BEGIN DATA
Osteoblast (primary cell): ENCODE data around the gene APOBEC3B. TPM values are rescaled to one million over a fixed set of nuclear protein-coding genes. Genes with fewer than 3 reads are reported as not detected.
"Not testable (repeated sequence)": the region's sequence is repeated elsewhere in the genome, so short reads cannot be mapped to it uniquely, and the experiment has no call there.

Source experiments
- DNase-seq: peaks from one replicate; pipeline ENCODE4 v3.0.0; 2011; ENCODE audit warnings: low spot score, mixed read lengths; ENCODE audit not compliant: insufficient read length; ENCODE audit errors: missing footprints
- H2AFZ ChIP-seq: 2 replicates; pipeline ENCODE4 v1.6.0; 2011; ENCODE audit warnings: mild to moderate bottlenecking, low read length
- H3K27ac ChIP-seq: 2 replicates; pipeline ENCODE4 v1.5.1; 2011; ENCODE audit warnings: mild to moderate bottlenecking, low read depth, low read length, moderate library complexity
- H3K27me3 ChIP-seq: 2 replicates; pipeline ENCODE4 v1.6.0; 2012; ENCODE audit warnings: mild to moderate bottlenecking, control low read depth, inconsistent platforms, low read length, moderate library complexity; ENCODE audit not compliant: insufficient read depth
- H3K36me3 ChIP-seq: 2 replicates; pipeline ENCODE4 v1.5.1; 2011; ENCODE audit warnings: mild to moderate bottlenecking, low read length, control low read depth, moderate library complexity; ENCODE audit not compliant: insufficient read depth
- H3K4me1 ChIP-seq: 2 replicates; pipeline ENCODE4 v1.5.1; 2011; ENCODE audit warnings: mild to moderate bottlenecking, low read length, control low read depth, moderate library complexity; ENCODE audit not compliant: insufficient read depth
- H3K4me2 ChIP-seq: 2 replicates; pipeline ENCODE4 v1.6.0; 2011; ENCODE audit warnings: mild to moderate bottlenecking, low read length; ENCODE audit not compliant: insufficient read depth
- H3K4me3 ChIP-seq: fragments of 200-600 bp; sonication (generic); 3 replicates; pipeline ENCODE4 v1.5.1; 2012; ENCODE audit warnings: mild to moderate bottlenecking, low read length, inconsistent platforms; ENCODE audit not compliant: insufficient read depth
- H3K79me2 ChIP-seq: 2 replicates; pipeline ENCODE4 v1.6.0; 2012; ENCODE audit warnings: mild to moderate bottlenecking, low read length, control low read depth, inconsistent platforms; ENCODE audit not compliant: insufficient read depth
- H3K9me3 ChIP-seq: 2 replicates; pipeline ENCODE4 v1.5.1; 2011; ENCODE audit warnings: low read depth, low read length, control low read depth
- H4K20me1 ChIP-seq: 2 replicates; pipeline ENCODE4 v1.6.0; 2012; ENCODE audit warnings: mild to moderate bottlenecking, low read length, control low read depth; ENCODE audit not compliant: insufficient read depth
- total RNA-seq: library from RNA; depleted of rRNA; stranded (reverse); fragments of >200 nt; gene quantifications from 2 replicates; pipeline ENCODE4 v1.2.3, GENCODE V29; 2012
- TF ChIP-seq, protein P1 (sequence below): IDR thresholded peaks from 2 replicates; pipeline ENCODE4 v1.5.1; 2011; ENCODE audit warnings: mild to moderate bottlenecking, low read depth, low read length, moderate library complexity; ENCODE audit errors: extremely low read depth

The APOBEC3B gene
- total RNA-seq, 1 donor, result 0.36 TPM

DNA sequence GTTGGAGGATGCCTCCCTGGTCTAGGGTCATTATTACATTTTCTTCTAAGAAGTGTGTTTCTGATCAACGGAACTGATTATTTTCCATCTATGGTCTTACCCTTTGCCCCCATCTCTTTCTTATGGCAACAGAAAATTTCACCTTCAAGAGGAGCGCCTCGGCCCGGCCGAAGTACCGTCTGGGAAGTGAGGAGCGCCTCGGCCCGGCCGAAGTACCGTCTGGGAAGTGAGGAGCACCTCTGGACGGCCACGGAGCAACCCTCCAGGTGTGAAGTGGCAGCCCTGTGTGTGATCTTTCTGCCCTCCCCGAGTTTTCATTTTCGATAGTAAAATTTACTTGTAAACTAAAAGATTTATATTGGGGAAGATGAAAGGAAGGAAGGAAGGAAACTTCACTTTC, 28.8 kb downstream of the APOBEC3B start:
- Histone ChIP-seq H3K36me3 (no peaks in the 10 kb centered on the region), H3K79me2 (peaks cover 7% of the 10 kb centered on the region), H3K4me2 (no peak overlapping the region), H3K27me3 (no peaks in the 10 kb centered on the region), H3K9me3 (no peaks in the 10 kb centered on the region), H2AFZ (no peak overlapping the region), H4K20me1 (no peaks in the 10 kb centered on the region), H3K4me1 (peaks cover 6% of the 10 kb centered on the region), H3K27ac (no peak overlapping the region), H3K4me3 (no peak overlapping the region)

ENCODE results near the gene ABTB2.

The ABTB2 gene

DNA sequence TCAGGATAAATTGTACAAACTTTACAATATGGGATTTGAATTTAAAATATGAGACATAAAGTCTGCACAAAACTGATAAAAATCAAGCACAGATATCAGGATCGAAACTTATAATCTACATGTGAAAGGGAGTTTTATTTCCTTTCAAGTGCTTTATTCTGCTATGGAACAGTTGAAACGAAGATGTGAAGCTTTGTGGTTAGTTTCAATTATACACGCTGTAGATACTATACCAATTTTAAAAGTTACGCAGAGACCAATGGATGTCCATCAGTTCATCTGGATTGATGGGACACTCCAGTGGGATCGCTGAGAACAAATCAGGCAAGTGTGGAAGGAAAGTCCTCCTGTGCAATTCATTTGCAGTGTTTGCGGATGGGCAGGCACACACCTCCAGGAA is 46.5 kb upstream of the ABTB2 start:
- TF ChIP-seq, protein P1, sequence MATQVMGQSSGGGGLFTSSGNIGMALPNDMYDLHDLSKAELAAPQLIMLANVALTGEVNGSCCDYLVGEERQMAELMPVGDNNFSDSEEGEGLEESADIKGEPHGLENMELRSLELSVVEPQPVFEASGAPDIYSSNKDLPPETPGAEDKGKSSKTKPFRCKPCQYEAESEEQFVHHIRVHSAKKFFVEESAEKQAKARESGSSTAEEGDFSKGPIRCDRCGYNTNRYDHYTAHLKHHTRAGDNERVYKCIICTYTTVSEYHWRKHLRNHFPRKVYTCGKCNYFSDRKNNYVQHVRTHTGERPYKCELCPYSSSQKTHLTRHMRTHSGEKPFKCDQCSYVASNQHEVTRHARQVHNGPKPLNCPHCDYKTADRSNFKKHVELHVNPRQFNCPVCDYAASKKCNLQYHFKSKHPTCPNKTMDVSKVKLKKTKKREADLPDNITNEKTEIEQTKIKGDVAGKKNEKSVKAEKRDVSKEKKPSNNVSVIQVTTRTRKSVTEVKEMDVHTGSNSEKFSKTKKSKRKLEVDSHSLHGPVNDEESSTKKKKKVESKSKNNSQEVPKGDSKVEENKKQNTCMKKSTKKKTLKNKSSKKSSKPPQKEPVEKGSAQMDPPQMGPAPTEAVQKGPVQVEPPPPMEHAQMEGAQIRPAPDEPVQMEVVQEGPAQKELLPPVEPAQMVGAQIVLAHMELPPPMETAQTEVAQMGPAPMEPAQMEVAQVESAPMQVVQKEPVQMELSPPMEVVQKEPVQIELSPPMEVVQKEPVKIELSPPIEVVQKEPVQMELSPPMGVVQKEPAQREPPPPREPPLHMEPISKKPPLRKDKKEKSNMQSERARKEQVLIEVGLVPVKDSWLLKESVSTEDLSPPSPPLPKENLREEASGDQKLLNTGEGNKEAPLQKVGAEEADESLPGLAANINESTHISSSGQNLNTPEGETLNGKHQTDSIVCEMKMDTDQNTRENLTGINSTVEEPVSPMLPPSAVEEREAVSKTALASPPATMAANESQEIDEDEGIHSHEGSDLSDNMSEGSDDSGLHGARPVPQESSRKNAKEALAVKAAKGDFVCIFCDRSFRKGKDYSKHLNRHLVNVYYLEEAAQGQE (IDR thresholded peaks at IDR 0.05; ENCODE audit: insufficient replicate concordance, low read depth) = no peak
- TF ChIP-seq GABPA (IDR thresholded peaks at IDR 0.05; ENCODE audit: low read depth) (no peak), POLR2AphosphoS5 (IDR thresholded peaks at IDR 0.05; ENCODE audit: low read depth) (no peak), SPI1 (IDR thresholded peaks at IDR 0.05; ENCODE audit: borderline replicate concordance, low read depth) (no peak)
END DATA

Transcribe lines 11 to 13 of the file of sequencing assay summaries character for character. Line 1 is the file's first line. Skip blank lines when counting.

- H3K4me3 ChIP-seq: fragments of 200-600 bp; sonication (generic); 3 replicates; pipeline ENCODE4 v1.5.1; 2012; ENCODE audit warnings: mild to moderate bottlenecking, low read length, inconsistent platforms; ENCODE audit not compliant: insufficient read depth
- H3K79me2 ChIP-seq: 2 replicates; pipeline ENCODE4 v1.6.0; 2012; ENCODE audit warnings: mild to moderate bottlenecking, low read length, control low read depth, inconsistent platforms; ENCODE audit not compliant: insufficient read depth
- H3K9me3 ChIP-seq: 2 replicates; pipeline ENCODE4 v1.5.1; 2011; ENCODE audit warnings: low read depth, low read length, control low read depth